Presentation on theme: "41 st Asia Pacific Economic Cooperation Energy Working Group 2011 Regulating British Columbia’s Natural Gas Presented by: Paul Jeakins BC Oil and Gas Commission."— Presentation transcript:
41 st Asia Pacific Economic Cooperation Energy Working Group 2011 Regulating British Columbia’s Natural Gas Presented by: Paul Jeakins BC Oil and Gas Commission May 10 th 2011
41 st Asia Pacific Economic Cooperation Energy Working Group 2011 Regulating British Columbia’s Natural Gas Topics Commission Overview Resource Overview Regulatory Structure Strategic/Tactical/Operational approaches – Basin Management
Stakeholders Engineering Division Regulatory Affairs & Stewardship Division Project Assessment & Compliance Assurance Corporate Services Division Board of Directors Commissioner Office of the Commissioner Corporate Planning and Performance Internal Audits Corporate Affairs Government Relations Stakeholder Relations Internal and External Communications Finance & Administration Information Technology Records Management Human Resources Organizational Development Property Management Permit Revision & Issuance Compliance & Inspection Enforcement Tenure Administration First Nations Consultation Resource Development Environmental Planning/Analysis Regulatory Management & Development First Nations Liaison Drilling & Production Engineering Pipeline & Facilities Engineering Waste Management Reclamation Petroleum Geology Reservoir Engineering Public Safety Including the Provincial Government as represented by the Minister of Energy and Mines Chief Executive Officer and Vice Chair of the Board Commission Overview 3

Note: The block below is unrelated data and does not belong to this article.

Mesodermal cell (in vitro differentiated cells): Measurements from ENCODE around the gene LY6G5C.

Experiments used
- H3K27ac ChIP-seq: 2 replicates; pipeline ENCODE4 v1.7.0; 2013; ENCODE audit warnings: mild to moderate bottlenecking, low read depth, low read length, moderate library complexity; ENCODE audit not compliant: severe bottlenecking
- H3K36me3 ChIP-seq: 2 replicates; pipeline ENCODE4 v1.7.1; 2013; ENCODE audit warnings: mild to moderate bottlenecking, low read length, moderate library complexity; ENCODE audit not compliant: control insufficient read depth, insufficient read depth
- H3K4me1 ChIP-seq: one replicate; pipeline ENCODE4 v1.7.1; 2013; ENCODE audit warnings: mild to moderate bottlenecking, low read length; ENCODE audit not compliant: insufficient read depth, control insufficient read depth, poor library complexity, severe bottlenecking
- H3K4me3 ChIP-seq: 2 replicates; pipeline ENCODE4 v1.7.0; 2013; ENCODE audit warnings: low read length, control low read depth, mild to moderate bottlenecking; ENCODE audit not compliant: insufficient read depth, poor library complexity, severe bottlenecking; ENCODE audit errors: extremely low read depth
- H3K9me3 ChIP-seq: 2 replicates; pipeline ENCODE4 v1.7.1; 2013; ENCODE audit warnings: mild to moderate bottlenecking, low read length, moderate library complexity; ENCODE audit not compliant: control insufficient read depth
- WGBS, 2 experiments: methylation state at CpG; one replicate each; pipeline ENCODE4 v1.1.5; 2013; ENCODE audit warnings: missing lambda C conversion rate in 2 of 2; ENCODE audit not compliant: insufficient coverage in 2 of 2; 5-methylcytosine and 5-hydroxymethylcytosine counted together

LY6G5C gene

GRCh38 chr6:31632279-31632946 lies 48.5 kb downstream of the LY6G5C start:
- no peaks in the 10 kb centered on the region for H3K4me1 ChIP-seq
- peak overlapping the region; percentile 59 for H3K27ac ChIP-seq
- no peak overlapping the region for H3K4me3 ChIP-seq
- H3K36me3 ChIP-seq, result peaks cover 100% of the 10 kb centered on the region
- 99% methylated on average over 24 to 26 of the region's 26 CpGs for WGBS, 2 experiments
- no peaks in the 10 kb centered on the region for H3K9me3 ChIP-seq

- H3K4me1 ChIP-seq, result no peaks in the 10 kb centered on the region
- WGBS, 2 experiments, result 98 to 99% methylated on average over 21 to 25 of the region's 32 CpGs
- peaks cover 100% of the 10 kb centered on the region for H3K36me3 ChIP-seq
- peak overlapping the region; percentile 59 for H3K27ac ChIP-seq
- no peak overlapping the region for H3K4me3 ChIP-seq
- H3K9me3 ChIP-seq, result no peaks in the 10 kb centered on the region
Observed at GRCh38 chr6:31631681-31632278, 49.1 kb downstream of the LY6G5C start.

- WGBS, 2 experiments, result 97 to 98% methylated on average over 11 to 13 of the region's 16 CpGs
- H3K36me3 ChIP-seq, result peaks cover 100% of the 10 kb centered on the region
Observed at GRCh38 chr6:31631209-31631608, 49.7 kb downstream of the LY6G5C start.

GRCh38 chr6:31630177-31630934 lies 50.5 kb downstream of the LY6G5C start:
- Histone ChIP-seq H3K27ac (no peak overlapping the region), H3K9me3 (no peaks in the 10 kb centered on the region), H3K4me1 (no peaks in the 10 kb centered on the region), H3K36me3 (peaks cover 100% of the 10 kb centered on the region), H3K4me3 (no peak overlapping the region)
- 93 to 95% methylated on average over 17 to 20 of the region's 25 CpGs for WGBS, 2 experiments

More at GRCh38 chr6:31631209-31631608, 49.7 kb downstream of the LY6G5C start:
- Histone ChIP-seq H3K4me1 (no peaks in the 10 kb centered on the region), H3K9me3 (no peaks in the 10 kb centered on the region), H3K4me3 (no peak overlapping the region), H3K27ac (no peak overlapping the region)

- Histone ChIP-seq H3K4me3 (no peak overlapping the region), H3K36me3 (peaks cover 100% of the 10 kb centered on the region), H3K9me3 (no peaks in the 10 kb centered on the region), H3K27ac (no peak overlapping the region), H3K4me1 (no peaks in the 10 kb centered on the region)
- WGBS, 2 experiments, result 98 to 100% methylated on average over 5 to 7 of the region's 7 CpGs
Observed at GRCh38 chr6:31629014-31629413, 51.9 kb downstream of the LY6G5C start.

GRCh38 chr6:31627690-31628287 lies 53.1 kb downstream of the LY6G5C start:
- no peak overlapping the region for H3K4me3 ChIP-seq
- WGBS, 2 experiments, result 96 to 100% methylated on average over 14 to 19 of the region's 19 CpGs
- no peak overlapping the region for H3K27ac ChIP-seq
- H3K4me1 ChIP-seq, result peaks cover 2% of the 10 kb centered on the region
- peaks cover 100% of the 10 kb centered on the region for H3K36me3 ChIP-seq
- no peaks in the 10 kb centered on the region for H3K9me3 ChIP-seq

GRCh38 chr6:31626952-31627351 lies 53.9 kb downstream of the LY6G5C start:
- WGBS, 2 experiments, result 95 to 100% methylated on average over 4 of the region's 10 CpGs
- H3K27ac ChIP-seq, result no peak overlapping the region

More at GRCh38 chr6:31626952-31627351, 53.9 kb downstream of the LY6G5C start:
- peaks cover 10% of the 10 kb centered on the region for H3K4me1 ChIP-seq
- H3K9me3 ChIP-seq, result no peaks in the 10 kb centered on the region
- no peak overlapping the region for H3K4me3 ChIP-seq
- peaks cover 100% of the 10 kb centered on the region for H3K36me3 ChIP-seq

Resource Overview 4 Northeast B.C. is about 1/5 the size of the province. The oil and gas industry now accounts for more than half of total revenue generated by the natural resource sectors in B.C. All of B.C.’s producing oil and gas is in northeast B.C. Agriculture is the second leading industry in northeast B.C. About 1.5 per cent of the province’s population is in northeast B.C. B.C.
1 2 3 4 Horn River Basin Shale 11,900 sq km 75-170 Tcf marketable natural gas 97 Bcf cumulative production* Montney Tight gas/shale 15,281 sq km 77-176 Tcf marketable gas 577 Bcf cumulative production* Cordova Embayment Shale 2,590 sq km 30-68 Tcf marketable gas Early development Liard Basin Shale 1,150 sq km Early development Shift to unconventional gas Northern British Columbia is home to four geographic basins which are recognized sources of shale gas. * 2010 production numbers Resource Overview 5 5 5
BC Energy Plan 6 2 Meeting Provincial Targets BC’s Energy Plan: Grows the Economy Reduces Greenhouse Gas Emissions Focuses on Environmental and Economic Leadership The Commission’s Energy Plan Achievements: A 30 per cent reduction in total flared volumes from 2008 to 2009. Annual flared volumes have decreased 23 per cent since 2006. A 56 per cent reduction in solution gas flaring since 2006 and a 92 per cent reduction since 1997. From 1996 to 2009, natural gas production increased by 40 per cent and the amount of gas flared per unit of natural gas production decreased by 54 per cent. Ninety-seven per cent of solution gas is currently conserved. Well cleanup and well test flaring decreased by 28 per cent from 2008 to 2009 due to increases in inline testing in the Montney and Horn River Basin plays.
OGAA Oil and Gas Activities Act TECHNICAL REGULATIONS CONSULTATION & NOTIFICATION ENVIRONMENTAL PROTECTION & MANAGEMENT ADMINISTRATIVE PENALTIES Drilling and Production Geophysical Exploration Pipelines 7 Oil and Gas Activities Act Extensive consultations with communities, local government, First Nations, landowners, environmental organizations, industry associations and companies starting in 2002. OGC BoardCabinet